The purpose of the special load combinations is to protect the gravity load-carrying system against possible overloads caused by overstrength of the lateral force-resisting system. Either columns or beams may be subject to such failure; therefore, both should include this design requirement. Beams may be subject to failure due to overloads in either the downward or upward directions of force. Examples include reinforced concrete beams or unbraced flanges of steel beams or trusses. Hence, the provision has not been limited simply to downward force, but instead to the larger context of vertical load. An issue that has not been fully addressed in the ASCE-7 is clarification of the appropriate load case for the design of the connection between the discontinuous walls or frames and the supporting elements. Special Seismic Load Combinations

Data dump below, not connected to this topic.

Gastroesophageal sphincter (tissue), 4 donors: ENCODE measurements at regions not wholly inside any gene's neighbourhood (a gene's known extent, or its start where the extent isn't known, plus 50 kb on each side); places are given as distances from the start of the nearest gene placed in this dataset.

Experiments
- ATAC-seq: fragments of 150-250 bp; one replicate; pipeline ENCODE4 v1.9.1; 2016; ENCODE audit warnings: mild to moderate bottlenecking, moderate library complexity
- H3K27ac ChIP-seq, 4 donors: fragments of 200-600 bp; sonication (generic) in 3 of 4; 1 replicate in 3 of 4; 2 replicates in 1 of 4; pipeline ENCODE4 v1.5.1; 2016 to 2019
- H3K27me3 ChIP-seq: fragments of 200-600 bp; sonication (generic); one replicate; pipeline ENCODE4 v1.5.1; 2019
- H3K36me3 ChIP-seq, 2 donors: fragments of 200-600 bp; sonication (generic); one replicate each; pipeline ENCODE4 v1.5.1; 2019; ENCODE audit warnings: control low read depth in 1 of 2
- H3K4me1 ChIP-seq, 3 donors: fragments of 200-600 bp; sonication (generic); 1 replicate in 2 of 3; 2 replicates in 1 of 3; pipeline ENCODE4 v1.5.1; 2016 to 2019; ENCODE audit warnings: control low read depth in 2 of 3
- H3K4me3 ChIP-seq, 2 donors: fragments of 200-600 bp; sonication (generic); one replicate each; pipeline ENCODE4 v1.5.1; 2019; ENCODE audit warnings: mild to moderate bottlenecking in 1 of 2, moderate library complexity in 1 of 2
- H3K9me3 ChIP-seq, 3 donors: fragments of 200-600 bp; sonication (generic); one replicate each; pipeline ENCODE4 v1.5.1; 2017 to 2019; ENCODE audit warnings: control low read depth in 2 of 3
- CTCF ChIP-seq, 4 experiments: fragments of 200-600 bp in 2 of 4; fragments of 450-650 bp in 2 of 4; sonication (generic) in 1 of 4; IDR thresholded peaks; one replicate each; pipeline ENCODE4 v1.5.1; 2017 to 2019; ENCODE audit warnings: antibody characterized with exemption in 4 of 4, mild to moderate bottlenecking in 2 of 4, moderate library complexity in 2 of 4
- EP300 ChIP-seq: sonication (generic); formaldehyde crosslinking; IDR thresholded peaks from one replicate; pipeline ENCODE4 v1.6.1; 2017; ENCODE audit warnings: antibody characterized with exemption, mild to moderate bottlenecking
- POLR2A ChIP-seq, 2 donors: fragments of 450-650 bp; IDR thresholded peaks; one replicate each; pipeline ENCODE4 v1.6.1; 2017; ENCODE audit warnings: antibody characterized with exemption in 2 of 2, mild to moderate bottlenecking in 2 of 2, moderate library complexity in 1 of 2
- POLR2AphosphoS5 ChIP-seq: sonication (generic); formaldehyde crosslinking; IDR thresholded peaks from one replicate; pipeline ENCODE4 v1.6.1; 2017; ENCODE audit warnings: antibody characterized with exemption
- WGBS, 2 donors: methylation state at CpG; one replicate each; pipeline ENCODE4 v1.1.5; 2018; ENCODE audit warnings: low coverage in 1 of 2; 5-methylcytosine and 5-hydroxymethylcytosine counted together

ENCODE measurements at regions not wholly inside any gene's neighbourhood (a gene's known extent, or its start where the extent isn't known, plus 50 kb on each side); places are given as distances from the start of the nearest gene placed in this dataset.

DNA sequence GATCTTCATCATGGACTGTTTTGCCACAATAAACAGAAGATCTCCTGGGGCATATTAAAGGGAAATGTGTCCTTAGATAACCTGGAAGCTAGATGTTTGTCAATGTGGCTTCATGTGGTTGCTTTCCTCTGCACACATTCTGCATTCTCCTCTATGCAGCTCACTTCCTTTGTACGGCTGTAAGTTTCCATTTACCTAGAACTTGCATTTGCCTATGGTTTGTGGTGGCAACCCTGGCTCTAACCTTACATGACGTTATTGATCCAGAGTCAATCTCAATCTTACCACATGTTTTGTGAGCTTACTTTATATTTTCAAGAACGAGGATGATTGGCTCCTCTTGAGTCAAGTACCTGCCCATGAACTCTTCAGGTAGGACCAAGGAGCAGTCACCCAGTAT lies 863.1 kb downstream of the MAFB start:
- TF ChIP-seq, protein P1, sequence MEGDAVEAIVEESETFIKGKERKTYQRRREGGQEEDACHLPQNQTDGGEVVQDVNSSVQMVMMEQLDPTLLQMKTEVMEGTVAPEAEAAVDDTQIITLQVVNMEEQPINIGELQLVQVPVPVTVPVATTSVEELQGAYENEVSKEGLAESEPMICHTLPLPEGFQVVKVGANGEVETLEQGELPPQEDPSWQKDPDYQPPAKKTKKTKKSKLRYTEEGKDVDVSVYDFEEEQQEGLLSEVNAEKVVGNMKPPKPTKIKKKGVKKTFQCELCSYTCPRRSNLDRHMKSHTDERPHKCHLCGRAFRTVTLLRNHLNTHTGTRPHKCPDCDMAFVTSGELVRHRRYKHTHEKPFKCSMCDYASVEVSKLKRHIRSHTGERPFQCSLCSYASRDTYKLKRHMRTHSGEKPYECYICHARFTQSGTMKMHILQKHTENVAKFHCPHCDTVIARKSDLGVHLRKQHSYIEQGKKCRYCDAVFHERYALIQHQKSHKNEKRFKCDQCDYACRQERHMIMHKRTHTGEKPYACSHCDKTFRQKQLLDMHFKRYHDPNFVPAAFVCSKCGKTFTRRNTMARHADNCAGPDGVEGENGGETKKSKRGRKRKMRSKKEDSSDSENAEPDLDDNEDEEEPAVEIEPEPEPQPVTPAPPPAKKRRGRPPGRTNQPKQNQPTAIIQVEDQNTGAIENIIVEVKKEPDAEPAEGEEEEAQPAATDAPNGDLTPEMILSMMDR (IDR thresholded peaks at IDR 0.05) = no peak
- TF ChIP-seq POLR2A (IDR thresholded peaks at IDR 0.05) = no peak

Some elements of properly detailed structures are not capable of safely resisting ground shaking demands through inelastic behavior. To ensure safety, these elements must be designed with sufficient strength to remain elastic. The Qo coefficient approximates the inherent overstrength in typical structures having different seismic force-resisting systems. The special seismic loads, factored by the Qo coefficient, are an approximation of the maximum force these elements are ever likely to experience. ASCE-7 permits the special seismic loads to be taken as less than the amount computed by applying the Qo coefficient to the design seismic forces when it can be shown that yielding of other elements in the structure will limit the amount of load that can be delivered to the element. A case in point is the axial load induced in a column of a moment-resisting frame from the shear forces in the beams that connect to this column. The axial loads due to lateral seismic action need never be taken greater than the sum of the shears in these beams at the development of a full structural mechanism, considering the probable strength of the materials and strain-hardening effect. For frames controlled by beam hinge-type mechanisms, this would typically be 2Mp/L, where for steel frames, Mp is the expected plastic moment capacity of the beam as defined in the AISC Seismic specifications. For concrete frames, Mp is the probable flexural strength of the beams. L is the clear span length for both steel and concrete beams. In the context of seismic design, the term capacity means the expected or median anticipated strength of the element, considering potential variation in material yield strength- and strain-hardening effects. When calculating the capacity of elements for this purpose, material strengths should not be reduced by capacity or resistance factors.